“To date, many people with disabilities have marketed their products. However, more should be done to help them by launching campaigns to buy their handicrafts. Their products will gain visibility through increased online participation,” he said. he stated, adding that the association also conducts online courses for OKU entrepreneurs and those interested can register at http://ahli.puim.org.my

Noting that people with disabilities face various challenges and difficulties in marketing their products online, Mohd Azrul said that currently no special attention is given to the regular coordination and monitoring of the virtual involvement of OKU.

“This group faces the challenges of fully utilizing the digital platform in their business, especially in inventory management and marketing. OKU should receive training on skill building and product selling,” did he declare.

At the same time, the e-commerce platform should be strengthened for OKU who engage in craft business, as it will greatly contribute to uplifting their economy in the post-Covid-19 era.

“This platform also provides an avenue and opportunity for producers of unique and creative products to compete. creative and open to available opportunities,” he said.

Market study, in-depth research

As part of the empowerment of OKU crafts, the Department of Social Welfare (JKM) is also focusing on similar efforts, including conducting an in-depth study on online platforms before any initiative.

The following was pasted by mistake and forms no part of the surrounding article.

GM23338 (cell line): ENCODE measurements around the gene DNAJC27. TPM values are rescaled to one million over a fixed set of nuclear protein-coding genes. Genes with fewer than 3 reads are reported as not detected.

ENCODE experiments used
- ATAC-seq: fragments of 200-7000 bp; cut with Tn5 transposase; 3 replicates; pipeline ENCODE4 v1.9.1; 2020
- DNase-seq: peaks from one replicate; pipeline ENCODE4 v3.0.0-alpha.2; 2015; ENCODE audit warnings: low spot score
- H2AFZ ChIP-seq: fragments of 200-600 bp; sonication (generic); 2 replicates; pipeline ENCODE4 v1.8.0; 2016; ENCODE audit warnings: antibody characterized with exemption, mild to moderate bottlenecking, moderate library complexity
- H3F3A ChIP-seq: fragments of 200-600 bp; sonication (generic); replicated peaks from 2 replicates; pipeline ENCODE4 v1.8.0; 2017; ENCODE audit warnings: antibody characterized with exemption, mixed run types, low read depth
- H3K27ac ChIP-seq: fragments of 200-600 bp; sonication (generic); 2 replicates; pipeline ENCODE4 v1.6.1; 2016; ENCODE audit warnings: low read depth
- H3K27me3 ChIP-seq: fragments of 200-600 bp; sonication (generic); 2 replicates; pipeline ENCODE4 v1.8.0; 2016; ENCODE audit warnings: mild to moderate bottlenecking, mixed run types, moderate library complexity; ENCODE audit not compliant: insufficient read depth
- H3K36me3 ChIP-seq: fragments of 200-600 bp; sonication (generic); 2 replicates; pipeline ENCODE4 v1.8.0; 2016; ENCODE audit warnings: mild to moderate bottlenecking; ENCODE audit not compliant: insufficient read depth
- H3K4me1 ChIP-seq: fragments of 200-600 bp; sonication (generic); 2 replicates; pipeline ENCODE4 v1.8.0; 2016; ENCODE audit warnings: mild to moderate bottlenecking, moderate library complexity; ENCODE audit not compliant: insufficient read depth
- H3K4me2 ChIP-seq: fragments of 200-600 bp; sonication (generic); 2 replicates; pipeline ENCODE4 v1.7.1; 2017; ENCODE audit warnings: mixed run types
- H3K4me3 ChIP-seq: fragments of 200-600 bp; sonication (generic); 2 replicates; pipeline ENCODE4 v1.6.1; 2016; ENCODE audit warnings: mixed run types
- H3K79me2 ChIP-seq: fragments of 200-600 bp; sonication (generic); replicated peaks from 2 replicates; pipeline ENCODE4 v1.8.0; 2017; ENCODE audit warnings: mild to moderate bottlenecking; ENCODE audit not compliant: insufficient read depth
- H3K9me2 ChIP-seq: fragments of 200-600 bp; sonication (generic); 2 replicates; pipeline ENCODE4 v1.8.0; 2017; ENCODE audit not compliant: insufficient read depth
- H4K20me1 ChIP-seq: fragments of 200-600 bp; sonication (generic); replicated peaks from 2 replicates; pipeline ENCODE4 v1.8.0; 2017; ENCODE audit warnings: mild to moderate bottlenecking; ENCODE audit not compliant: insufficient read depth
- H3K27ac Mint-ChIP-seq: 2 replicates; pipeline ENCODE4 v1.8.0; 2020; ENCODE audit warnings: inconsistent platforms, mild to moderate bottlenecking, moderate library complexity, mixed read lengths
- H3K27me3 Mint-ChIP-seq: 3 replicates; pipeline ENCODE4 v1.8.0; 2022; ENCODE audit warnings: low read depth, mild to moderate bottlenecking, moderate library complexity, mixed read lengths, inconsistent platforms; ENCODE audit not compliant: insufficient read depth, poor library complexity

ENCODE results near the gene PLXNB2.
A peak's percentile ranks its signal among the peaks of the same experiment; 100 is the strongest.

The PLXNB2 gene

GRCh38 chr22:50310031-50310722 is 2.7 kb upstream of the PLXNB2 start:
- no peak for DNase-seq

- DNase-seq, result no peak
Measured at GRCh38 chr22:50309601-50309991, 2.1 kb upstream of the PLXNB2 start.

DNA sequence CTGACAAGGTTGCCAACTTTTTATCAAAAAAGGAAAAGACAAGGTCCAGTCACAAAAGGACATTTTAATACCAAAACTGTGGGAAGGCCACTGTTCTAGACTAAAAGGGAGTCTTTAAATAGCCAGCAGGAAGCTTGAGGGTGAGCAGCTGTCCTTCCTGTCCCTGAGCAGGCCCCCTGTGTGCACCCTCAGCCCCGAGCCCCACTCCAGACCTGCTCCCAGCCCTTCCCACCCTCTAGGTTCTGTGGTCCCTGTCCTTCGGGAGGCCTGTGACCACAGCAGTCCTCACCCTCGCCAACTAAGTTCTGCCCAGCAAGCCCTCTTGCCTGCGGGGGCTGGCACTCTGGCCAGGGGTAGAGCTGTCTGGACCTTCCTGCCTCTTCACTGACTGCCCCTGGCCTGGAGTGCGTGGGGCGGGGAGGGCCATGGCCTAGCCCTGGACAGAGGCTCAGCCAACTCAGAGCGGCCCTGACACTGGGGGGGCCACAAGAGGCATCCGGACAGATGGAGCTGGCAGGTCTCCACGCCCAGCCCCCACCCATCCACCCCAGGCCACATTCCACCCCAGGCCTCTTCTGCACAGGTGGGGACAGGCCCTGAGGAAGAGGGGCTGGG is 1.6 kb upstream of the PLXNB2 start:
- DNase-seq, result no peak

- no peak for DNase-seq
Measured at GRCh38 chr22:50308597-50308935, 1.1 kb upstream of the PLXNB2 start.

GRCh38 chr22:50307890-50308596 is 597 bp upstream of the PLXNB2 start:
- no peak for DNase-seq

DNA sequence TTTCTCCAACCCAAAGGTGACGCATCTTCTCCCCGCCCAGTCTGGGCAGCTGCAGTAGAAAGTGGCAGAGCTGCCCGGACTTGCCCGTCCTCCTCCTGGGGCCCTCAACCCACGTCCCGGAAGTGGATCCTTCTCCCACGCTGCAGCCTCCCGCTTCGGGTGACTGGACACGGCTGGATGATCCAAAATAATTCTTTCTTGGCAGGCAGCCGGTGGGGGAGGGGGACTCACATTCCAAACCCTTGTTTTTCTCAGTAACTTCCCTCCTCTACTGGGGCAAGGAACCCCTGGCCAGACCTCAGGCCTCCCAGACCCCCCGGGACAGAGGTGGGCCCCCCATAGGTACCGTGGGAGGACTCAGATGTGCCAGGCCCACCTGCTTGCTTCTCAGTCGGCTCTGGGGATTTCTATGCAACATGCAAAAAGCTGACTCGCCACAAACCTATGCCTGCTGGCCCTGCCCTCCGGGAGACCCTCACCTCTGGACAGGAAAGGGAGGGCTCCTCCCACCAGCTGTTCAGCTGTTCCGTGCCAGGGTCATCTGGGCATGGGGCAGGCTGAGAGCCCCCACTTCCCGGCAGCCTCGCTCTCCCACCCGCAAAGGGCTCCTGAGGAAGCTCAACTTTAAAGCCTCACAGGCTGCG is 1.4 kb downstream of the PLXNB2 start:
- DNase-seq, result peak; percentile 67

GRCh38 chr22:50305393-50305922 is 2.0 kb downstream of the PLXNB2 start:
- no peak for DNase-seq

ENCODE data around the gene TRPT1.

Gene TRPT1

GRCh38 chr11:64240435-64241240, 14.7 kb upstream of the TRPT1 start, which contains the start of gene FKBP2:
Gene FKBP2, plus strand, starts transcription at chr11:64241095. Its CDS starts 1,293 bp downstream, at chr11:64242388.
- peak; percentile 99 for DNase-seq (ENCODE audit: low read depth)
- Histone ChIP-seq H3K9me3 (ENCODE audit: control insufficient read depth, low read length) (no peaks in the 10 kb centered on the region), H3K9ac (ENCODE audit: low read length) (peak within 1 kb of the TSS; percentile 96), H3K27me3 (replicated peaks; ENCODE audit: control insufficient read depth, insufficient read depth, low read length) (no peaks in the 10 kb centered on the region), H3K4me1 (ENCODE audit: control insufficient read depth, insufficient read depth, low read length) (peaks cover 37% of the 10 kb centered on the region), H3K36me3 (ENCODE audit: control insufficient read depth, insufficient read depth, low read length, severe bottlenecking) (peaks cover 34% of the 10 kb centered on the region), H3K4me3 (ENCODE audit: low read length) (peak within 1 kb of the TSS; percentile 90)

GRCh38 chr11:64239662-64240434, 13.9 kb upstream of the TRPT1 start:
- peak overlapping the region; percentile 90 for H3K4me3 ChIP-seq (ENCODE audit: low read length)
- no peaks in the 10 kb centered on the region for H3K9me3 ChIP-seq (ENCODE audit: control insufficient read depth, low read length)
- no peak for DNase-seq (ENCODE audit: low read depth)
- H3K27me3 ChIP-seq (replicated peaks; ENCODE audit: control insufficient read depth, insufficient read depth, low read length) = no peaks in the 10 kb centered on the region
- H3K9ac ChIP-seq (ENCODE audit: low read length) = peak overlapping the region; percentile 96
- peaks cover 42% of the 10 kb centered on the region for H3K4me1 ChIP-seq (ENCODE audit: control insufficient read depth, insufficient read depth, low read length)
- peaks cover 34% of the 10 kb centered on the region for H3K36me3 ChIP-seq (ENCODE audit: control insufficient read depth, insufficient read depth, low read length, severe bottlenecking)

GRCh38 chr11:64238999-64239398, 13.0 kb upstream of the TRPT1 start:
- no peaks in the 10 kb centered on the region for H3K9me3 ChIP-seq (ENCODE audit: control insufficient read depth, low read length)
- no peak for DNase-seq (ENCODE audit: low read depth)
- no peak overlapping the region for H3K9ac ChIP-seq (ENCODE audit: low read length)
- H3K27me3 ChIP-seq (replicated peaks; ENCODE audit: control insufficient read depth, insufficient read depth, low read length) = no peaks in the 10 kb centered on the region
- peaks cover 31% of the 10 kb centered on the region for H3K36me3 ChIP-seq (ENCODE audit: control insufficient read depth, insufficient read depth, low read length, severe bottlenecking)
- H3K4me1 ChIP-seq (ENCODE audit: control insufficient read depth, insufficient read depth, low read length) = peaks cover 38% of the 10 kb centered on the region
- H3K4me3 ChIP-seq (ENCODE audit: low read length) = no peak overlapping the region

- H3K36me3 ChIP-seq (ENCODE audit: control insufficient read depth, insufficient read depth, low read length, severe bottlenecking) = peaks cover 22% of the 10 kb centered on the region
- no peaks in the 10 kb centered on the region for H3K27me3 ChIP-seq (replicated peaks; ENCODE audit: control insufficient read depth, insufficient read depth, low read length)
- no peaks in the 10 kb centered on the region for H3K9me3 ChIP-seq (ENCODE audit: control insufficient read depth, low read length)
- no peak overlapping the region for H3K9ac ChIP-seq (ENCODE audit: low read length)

In this regard, Fatimah Zuraidah Salleh, Deputy Director General of JKM (Operations), said that before a project is implemented, the department must identify the strength of each craft produced.

“All products must go through numerous inspections – quality, inventory and quantity – for quality control to ensure compliance with all requirements. Given the uncertainties brought by the Covid-19 pandemic, the platform to be used must be carefully studied.

“However, handicrafts such as paints have their own fans. The response from the business sector has also been encouraging,” she noted.

OKU handicrafts also caught the attention of Prime Minister Datuk Seri Ismail Sabri Yaakob when he officially launched OKU Day (Day of Persons with Disabilities) on December 3, 2021.

JKM, she said, will continue to intensify its efforts to promote OKU’s handicrafts, including collaborating with various parties to create an online platform for the purpose.

“Fighting in the open market is not easy given the availability of many established and well-known brands, but we will continue our promotional efforts for OKU,” she said.

Regarding the involvement of OKU which is lacking in exhibitions or activities to promote Malaysian handicrafts, Fatimah Zuraidah hopes that the agencies concerned could work hand in hand by offering people with disabilities the opportunity to participate.

“Malaysian Handicraft Development Corporation Development (Kraftangan Malaysia) is invited to start early discussions on OKU’s involvement in promoting its handicrafts. This will indirectly help increase OKU’s revenue,” he said. -she adds.